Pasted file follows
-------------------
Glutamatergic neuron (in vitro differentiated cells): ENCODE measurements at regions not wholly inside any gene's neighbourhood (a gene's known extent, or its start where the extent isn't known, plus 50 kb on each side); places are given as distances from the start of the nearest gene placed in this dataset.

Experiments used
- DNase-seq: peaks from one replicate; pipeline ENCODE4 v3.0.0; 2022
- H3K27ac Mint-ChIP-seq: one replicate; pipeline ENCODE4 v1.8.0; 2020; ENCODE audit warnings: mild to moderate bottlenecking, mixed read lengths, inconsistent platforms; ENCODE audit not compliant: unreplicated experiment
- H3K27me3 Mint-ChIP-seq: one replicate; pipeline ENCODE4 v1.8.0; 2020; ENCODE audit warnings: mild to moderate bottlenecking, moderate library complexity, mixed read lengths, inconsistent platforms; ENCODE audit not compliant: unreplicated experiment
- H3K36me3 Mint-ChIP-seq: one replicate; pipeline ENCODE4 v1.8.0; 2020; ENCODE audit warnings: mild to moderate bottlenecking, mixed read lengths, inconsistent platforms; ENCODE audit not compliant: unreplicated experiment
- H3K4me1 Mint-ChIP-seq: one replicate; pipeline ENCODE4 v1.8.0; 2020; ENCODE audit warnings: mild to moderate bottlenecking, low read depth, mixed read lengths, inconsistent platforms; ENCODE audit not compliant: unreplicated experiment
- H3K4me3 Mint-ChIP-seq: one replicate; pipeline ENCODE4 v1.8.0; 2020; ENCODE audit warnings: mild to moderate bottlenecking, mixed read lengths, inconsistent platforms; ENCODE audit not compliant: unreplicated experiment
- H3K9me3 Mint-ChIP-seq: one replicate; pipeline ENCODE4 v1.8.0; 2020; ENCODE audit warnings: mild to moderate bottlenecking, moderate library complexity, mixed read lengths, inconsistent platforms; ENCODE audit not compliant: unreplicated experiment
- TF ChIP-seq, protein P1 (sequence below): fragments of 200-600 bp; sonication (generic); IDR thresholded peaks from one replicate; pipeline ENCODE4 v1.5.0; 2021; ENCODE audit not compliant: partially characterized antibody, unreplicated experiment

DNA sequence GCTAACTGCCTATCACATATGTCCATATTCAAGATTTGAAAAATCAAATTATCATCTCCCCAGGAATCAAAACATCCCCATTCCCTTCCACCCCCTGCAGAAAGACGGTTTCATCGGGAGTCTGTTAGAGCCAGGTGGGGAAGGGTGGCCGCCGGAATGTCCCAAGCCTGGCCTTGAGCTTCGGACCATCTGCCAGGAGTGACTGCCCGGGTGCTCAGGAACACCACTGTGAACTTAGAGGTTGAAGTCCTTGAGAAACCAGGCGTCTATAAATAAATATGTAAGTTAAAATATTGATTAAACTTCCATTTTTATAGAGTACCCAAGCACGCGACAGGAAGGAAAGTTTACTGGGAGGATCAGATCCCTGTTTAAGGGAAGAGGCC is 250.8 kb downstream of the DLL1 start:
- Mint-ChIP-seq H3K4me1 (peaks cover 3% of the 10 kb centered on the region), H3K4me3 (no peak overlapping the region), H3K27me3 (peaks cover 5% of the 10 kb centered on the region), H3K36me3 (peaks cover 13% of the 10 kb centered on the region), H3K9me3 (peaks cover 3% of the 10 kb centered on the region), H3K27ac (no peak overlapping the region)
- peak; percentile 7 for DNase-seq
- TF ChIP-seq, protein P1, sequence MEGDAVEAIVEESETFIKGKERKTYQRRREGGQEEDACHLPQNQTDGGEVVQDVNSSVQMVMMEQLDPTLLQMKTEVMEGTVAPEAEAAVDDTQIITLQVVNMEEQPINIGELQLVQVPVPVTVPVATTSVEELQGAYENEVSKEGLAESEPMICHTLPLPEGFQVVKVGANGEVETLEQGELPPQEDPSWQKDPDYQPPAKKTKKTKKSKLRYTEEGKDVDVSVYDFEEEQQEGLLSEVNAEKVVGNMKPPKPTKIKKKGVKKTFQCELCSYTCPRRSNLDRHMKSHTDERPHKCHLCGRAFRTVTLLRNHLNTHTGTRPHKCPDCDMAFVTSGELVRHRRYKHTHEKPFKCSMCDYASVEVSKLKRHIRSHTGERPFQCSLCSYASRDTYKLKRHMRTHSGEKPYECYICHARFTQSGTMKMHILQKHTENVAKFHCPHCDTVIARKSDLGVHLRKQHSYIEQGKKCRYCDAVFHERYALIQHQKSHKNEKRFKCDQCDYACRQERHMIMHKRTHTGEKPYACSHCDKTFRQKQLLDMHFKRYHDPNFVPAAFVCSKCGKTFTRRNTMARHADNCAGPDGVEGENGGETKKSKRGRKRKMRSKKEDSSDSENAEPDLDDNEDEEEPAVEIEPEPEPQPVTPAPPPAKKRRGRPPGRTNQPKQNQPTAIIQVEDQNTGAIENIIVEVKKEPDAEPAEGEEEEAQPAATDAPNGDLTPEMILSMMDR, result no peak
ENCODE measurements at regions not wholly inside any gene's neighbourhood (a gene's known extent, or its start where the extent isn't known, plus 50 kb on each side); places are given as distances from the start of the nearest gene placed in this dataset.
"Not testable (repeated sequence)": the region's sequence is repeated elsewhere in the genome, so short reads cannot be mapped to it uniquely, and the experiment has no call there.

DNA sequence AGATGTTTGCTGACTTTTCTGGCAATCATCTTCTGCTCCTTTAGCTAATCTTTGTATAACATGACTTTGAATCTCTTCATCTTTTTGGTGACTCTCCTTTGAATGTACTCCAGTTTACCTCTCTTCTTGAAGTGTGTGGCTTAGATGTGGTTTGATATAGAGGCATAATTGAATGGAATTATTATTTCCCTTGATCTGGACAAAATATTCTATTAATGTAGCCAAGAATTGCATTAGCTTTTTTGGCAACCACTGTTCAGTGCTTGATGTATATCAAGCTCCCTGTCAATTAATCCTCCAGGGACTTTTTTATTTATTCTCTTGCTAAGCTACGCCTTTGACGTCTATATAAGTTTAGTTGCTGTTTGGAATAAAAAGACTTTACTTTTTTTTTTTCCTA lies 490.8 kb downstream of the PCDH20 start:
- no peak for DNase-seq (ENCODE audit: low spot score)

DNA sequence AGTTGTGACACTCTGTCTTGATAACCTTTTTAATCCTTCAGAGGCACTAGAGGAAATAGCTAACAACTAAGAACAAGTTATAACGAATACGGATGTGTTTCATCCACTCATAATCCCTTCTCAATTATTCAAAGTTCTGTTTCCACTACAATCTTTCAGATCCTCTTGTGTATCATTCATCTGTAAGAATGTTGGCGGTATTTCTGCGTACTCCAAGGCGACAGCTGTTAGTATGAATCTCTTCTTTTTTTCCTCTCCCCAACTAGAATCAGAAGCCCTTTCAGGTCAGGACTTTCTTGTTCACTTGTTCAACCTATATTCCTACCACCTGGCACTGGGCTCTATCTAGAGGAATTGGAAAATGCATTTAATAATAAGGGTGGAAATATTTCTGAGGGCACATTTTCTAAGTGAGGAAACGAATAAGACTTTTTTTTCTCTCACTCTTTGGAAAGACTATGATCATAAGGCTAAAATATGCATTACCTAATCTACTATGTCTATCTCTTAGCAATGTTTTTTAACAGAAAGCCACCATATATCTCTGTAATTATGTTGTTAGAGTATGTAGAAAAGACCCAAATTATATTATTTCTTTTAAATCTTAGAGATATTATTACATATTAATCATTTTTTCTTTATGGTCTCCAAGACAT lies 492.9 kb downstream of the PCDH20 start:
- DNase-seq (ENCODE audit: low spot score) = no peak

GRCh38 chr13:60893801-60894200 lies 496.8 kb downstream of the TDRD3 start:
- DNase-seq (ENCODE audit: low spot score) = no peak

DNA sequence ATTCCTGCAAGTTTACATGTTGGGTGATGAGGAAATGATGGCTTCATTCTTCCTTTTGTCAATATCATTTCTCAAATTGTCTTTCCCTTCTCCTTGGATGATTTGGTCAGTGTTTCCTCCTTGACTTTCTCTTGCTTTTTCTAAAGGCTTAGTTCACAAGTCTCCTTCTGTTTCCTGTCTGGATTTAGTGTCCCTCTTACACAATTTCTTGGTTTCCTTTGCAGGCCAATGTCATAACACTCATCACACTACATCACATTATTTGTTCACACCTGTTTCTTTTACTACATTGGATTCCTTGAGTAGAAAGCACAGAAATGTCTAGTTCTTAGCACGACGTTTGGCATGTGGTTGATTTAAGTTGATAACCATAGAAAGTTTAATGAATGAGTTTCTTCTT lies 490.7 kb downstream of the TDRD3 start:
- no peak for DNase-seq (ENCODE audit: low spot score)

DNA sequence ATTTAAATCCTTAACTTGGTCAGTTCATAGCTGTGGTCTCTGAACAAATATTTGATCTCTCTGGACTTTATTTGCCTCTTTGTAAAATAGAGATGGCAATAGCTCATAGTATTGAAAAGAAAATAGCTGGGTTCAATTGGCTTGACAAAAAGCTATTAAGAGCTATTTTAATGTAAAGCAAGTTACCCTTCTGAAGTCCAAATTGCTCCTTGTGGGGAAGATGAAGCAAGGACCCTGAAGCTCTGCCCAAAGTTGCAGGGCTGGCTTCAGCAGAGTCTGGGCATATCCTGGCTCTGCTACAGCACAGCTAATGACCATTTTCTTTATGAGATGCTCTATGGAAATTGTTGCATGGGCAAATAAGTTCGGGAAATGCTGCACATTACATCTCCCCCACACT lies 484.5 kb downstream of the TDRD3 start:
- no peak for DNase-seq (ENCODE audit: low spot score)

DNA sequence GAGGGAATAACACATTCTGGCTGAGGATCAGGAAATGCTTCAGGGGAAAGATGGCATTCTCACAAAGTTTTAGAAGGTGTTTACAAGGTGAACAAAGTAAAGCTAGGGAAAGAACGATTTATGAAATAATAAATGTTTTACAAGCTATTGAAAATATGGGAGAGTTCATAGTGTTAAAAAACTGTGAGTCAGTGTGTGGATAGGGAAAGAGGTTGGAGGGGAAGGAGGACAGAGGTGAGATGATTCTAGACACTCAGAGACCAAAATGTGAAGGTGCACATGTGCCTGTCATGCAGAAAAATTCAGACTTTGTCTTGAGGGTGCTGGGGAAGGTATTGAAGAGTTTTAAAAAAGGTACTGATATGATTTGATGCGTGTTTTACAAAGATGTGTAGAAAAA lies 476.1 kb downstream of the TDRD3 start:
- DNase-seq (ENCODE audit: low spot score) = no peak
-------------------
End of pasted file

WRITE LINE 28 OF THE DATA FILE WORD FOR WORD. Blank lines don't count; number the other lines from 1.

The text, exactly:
- DNase-seq (ENCODE audit: low spot score) = no peak